times 1, you got that original number back; and that was the identity property with multiplication.0123

For example, if I took 3 times 1, I am going to get 3; or 10 times 1--I will get 10 back.0130

This is the same idea, but with matrices; so, this functions the same way as 1 in this case,0136

because if you multiply the matrix times its identity matrix, then you will get the original matrix back--0143

the same way as, if you multiplied a number times 1, you get the number back.0153

So, let's go ahead and try this--and remember that, unlike 1, though...it is just the number 1; but for identity matrices, there are multiple 1's.0157

You see that, for a 2x2 matrix, the identity matrix will be different than for a 4x4 or a 3x3.0164

OK, so let's use this 2x2, and let's say I had some matrix A, and it is going to be 3, -1, 2, 5.0170

And I am going to multiply it by its identity matrix, which is going to be this one, because it's a 2x2; and let's see what I get.0184

Well, recall that, for multiplication, if I am going to look for this position, row 1, column 1,0194

I am going to multiply row 1 of this first matrix times this first column here; so that is going to give me 3 times 1.0206

And then, I am going to find the sum of those products: 3 times 1, plus -1 times 0.0215

That is going to give me 3 plus 0, or 3; OK, so I am going to get 3 up here.0224

And let's look for row 1, column 2; it will be row 1, column 2; so 3 times 0, plus -1 times 1.0237

This is going to give me 0 - 1; 0 - 1 is -1, so -1 goes right here.0251

And continuing on now to the second row: row 2, column 1: row 2 of A, times column 1 of the identity matrix,0262

is going to give me 2 times 1, plus 5 times 0, which is going to equal...2 + 0 is 2.0274

OK, then finally, row 2, column 2: this is going to give me row 2, column 2--row 2 here, column 2 here.0287

Row 2 is 2 times 0, plus 5 times 1; well, that is simply 0 + 5, or 5.0297

So, you see that this property is shown here--that if I have a matrix A, and I multiply it by its identity matrix I, I get A back.0306

In the same way, for numbers, with the identity property of multiplication: if I take a number and multiply it by 1, I get the original number back.0317

OK, now talking about matrix inverses: if we have two nxn matrices (these are square matrices),0328

and we say that they are inverses of each other...if I have two nxn matrices, A and B, they are inverses of each other0339

if AB is equal to BA, and that product AB is equal to the identity matrix.0345

So, if the product of A and B turns out to be the identity matrix, then those two matrices are inverses of each other.0353

And the inverse of A, if it exists (and we are going to talk about that in a few minutes--that it may not always exist, and why),0368

is written as A-1: we pronounce this "A inverse."0374

OK, again, let's say I was given two matrices, A and B, and then I was asked, "Are they inverses?"0378

The way I would determine that is by multiplying those two out; and if the product is the identity matrix, then they are inverses.0389

If it is not, then those two are not inverses of each other.0395

Let's talk about finding the inverse of a 2x2 matrix.0399

If we have some matrix, A, that looks like this; the inverse of A, if it exists, is given by this formula: A-1 = 1/...0404

and if you look at this, ad - bc, this is going to look familiar; and that is the determinant of this matrix.0414

Remember that the determinant of a 2x2 matrix is given by the formula ad - bc; so it is 1 over the determinant, times this matrix.0423

And it is pretty easy to remember how you form this matrix, if you just look at it this way.0432

The way I got this is: I switched the positions of a and d, and then I took the opposite sign of b and the opposite sign of c.0438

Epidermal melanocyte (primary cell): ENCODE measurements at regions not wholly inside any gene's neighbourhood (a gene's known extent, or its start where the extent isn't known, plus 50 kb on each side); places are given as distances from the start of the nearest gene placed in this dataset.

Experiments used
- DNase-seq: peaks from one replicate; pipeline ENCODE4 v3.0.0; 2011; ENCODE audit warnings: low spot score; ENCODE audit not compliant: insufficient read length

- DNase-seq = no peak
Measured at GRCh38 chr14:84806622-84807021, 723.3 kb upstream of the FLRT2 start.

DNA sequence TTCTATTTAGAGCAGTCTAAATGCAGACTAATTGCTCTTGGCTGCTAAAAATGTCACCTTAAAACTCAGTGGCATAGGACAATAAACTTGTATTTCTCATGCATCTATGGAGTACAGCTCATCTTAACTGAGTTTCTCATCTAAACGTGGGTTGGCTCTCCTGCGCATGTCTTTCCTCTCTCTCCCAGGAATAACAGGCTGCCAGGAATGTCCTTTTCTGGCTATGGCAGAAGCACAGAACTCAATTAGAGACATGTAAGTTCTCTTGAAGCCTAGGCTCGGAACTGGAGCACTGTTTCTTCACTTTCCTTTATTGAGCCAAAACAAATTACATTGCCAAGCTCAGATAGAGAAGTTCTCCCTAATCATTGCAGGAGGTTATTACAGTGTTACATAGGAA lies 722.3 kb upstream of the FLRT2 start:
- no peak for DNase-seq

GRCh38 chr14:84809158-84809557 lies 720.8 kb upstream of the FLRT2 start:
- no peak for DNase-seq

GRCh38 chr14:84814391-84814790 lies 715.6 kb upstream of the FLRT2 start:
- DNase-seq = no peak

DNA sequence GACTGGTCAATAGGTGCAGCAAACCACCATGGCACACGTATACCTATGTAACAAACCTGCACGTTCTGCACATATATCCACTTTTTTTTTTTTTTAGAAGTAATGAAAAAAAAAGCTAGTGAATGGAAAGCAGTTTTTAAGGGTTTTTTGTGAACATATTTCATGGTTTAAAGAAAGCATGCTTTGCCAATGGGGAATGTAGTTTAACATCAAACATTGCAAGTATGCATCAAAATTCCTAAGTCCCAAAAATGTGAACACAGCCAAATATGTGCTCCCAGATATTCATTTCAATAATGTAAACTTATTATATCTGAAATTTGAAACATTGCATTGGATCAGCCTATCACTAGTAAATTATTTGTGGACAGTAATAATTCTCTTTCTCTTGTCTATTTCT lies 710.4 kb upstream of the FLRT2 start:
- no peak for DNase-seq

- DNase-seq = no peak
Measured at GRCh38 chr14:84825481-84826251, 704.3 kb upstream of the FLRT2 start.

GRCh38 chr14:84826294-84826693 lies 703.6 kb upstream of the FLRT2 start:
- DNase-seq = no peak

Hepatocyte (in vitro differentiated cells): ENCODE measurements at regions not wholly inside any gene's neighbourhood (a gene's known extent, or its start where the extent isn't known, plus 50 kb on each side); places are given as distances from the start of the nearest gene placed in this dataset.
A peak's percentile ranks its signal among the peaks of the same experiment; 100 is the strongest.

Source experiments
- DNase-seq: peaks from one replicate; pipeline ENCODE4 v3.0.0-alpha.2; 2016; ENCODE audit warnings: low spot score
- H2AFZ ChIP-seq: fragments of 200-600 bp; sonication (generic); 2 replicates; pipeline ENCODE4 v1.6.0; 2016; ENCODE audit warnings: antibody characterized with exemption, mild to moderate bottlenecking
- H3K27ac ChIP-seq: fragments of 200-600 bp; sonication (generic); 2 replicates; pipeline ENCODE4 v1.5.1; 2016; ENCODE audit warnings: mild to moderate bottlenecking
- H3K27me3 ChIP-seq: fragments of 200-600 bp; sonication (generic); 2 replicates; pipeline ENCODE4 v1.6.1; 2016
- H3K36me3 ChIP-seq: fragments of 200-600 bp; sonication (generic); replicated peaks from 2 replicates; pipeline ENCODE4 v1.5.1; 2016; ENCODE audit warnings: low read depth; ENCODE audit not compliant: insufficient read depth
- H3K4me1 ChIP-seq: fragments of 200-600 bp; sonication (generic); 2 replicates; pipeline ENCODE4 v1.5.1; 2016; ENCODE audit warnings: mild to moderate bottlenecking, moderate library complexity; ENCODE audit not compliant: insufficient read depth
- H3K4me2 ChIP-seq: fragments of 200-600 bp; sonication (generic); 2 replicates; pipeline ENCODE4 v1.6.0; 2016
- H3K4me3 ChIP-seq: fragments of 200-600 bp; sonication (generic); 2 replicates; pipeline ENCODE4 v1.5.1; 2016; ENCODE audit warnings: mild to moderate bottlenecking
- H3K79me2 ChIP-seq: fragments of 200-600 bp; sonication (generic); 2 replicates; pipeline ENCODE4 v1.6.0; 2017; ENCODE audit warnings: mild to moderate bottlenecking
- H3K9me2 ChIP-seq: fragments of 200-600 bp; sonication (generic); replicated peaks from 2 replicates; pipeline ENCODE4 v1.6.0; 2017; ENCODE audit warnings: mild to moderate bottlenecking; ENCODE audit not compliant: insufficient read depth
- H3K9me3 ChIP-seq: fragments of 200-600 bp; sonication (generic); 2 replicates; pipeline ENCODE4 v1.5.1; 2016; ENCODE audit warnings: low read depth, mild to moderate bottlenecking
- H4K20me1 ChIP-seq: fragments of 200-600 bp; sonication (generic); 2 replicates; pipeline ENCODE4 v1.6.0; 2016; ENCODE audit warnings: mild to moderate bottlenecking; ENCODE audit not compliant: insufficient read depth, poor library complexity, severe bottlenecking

So, if I had numbers here...let's look at that: if I was told that A is the matrix 3, 4, 1, 2, and I was told to find A-1:0449

well, then I would take 1 over the determinant, which is 3(2) - 4(1), times...0466

now, to find this matrix, I am going to switch these positions; I am going to put 2 here and 3 there.0481

I am going to take this number; and I keep the number, but I am going to put the opposite sign.0486

If this was a -4, I would have made it for; the same for the c position--I am going to keep it 1, but I am going to make it the opposite sign.0492

Now, stopping here for a second: I mentioned "if the inverse exists."0500

Looking at this, you can see that there could be a situation where the inverse does not exist.0505

OK, here I have 1/(6 -4); so that is 1/2; well, that is allowable.0511

But if this had been, say, 6 - 6, that would have been 0; that is not allowable--that is undefined.0518

So, I wouldn't have been able to find A-1.0524

OK, therefore, there are situations (and it is when this denominator turns out to be 0) that you can't find the inverse.0527

So, it is a good idea to look for this denominator right away, before you do any more work,0534

to determine if we even can find the inverse, so you don't waste any more time looking for something that does not exist.0539

Now that I have found that 1 over the determinant is actually 1/2,0546

I can just multiply using scalar multiplication (this is functioning as a scalar) to figure out A1.0552

So, I am just going to multiply 1/2 times each element: 1/2 times 2 is 2/2, which is 1.0562

And 1/2 times -4 is -4/2; that is -2; 1/2 times -1 is -1/2; and then, 1/2 times 3 is 3/2.0570

Now, if you wanted to check your work, you could always check your work by taking A times A-1,0584

and seeing if it comes out to the identity matrix, which it should if you did things correctly.0593

If I were to take 3, 4 times 1, 2, and multiply it by 1, -2, -1/2, 3/2, I would find that it does come out to the identity matrix for these 2x2 matrices.0598

OK, so first we are asked, in Example 1, to determine if A and B are inverses of each other.0617

So, are A and B inverses of each other? We are given these two matrices and asked if they are inverses.0625

Well, recall that if two matrices are inverses of each other, then if I multiply them,0631

I can actually multiply them in either order, and I am going to get the identity matrix.0637

So, before I proceed, let's just think about what the identity matrix is for a 2x2.0645

And I am going to have 1 along the main diagonal and 0 everywhere else, so this is the identity matrix in this situation.0649

I am going to go ahead and multiply these and see what I end up with.0654